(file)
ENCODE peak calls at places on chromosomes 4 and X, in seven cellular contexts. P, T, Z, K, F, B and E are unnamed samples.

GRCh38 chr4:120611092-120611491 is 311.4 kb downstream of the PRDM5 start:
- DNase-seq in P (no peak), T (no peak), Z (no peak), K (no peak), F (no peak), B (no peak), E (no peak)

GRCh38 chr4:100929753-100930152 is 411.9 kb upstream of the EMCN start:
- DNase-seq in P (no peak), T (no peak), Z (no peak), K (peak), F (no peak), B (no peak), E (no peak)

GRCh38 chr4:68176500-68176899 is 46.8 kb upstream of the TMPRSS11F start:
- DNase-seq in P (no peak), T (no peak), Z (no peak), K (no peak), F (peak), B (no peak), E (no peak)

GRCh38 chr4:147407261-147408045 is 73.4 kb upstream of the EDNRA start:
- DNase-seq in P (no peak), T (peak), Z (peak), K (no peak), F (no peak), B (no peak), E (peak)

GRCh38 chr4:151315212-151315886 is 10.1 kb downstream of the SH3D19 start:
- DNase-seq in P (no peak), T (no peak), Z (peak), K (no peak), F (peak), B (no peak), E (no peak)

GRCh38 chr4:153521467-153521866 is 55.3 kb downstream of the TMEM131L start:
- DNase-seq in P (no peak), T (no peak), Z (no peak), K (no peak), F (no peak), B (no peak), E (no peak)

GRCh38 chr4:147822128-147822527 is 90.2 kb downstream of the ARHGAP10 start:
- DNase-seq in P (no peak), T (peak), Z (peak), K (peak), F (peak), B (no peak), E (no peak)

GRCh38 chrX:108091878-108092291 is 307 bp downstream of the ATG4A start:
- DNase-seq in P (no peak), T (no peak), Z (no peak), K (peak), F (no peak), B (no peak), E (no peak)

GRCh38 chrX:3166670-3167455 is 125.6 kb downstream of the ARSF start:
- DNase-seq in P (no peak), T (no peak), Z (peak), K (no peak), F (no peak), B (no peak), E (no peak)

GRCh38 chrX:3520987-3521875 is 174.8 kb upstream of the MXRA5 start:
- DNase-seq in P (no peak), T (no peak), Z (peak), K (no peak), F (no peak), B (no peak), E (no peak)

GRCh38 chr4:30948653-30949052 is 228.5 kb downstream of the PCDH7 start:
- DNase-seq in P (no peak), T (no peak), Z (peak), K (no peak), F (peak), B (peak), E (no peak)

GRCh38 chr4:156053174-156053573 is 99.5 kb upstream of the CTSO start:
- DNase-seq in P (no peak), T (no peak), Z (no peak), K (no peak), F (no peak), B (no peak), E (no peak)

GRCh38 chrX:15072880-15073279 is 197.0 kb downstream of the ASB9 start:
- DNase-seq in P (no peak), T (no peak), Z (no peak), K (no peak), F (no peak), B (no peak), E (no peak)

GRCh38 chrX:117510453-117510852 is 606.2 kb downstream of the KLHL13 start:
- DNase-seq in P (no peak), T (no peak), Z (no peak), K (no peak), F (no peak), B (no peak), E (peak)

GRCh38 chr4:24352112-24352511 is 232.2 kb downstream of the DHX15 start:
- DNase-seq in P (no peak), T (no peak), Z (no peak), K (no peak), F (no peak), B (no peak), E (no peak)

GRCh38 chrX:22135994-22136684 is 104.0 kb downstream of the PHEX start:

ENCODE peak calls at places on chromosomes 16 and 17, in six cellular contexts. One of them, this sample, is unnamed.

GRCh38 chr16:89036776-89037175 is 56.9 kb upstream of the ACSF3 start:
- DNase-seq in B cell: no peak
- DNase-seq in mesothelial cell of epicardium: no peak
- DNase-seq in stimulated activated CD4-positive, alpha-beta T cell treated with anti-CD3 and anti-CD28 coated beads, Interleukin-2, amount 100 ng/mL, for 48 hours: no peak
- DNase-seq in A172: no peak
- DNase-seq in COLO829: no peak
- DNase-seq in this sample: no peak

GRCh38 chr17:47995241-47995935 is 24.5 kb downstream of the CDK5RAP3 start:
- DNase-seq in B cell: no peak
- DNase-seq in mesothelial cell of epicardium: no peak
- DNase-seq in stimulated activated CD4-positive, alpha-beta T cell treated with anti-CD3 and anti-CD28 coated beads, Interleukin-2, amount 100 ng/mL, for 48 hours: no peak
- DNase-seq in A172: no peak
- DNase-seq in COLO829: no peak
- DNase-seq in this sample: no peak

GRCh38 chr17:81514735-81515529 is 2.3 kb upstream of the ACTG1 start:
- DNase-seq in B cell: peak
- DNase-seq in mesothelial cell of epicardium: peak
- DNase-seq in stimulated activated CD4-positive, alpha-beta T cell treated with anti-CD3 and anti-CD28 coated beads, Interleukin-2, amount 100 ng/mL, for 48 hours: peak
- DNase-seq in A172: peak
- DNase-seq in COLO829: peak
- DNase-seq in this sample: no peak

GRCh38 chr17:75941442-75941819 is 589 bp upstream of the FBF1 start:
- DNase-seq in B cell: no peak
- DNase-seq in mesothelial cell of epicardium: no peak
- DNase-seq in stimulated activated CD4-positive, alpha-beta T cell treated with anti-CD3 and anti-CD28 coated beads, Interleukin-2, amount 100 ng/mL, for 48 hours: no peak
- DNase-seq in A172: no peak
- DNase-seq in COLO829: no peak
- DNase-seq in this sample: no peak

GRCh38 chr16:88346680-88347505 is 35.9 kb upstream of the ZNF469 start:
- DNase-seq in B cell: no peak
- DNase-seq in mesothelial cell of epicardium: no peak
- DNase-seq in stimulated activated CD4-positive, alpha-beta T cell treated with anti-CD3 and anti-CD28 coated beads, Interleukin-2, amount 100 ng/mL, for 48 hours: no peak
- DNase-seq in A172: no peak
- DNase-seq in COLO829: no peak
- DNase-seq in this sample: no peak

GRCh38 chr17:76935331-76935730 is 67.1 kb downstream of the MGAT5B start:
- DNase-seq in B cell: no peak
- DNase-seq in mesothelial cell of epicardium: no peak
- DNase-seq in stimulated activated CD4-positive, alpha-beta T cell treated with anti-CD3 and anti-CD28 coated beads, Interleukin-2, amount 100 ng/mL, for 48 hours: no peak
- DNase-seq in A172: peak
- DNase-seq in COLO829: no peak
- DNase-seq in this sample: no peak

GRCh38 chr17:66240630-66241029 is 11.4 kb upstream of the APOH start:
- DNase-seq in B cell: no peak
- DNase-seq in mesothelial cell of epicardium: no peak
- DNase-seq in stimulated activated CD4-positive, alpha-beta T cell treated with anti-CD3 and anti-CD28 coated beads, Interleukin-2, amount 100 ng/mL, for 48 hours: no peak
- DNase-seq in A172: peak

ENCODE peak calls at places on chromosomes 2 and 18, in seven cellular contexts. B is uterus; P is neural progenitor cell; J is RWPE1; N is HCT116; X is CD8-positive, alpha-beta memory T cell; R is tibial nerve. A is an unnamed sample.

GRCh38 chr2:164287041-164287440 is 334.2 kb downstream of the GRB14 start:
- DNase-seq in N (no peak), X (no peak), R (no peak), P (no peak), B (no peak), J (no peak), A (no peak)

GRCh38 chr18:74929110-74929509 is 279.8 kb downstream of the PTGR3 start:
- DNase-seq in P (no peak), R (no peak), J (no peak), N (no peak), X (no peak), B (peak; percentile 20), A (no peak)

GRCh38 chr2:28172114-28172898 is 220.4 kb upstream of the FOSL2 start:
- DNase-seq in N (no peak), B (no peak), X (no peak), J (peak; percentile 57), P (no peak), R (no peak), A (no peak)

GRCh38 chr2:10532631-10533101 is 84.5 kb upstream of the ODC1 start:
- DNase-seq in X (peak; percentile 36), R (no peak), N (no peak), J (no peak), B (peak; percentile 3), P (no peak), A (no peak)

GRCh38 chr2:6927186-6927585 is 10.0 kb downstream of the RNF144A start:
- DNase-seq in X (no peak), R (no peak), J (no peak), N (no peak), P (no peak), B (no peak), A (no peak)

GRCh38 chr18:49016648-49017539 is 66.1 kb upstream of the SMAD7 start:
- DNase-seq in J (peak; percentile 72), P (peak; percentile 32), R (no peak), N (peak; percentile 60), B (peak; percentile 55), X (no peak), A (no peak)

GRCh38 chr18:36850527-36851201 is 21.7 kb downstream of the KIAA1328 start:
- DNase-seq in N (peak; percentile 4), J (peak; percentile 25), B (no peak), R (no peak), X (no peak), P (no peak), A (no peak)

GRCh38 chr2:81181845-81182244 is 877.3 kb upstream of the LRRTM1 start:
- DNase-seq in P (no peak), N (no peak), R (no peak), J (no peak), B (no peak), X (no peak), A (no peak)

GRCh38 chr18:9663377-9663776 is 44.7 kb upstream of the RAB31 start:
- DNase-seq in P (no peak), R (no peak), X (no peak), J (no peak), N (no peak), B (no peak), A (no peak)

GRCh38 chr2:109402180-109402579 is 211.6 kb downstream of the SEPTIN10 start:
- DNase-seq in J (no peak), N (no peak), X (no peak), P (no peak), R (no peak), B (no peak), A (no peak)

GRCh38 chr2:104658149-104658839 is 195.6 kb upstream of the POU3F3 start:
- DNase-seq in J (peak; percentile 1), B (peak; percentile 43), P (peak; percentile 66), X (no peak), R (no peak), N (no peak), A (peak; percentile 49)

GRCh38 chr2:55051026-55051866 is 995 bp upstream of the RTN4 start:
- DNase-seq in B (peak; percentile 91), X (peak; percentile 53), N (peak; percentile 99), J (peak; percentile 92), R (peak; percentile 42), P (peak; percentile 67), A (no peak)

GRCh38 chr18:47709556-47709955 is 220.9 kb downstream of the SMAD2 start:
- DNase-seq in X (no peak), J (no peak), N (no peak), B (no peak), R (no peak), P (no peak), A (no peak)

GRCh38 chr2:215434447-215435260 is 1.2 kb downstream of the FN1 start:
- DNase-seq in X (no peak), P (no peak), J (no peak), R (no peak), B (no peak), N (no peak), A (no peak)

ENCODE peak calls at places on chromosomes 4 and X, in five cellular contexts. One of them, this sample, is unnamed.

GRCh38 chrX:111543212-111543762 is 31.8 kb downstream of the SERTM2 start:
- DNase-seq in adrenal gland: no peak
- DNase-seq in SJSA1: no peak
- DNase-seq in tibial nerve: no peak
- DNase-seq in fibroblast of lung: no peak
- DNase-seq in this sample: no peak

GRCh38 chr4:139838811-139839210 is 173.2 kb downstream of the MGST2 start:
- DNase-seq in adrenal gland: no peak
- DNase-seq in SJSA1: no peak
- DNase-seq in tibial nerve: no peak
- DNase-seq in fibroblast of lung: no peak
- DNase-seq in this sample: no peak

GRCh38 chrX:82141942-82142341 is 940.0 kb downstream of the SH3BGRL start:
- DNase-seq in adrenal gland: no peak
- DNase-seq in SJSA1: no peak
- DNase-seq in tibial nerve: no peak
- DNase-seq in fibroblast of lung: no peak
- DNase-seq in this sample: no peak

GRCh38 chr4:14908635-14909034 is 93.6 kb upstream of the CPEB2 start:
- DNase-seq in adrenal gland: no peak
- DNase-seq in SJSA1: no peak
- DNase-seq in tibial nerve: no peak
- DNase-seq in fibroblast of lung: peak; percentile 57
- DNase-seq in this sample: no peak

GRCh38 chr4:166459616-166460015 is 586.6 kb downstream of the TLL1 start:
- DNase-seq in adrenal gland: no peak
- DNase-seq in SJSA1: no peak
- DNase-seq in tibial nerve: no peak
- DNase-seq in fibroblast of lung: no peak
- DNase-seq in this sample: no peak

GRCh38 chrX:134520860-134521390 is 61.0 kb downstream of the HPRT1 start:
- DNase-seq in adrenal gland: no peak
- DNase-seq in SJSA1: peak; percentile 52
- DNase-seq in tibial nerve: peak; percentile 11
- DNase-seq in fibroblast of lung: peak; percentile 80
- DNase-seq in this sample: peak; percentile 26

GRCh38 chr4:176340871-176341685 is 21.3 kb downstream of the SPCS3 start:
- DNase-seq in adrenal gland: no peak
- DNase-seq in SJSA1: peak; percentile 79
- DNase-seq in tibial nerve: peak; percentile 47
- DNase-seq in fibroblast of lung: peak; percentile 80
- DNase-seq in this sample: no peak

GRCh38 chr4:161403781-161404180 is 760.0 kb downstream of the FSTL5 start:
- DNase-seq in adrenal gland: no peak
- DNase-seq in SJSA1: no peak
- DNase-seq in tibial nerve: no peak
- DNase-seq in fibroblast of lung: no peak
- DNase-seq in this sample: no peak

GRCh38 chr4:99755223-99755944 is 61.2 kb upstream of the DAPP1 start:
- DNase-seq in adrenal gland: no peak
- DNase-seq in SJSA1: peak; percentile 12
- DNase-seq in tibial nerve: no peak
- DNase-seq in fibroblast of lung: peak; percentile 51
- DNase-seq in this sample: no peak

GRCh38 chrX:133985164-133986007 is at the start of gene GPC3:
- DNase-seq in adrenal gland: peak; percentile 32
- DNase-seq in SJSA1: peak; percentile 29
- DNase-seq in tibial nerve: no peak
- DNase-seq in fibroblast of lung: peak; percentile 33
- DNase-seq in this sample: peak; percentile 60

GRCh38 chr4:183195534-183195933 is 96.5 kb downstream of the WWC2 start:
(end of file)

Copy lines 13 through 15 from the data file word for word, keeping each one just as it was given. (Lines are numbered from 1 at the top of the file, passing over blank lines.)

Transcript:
- DNase-seq in P (no peak), T (no peak), Z (no peak), K (no peak), F (no peak), B (no peak), E (no peak)

GRCh38 chr4:147822128-147822527 is 90.2 kb downstream of the ARHGAP10 start:
- DNase-seq in P (no peak), T (peak), Z (peak), K (peak), F (peak), B (no peak), E (no peak)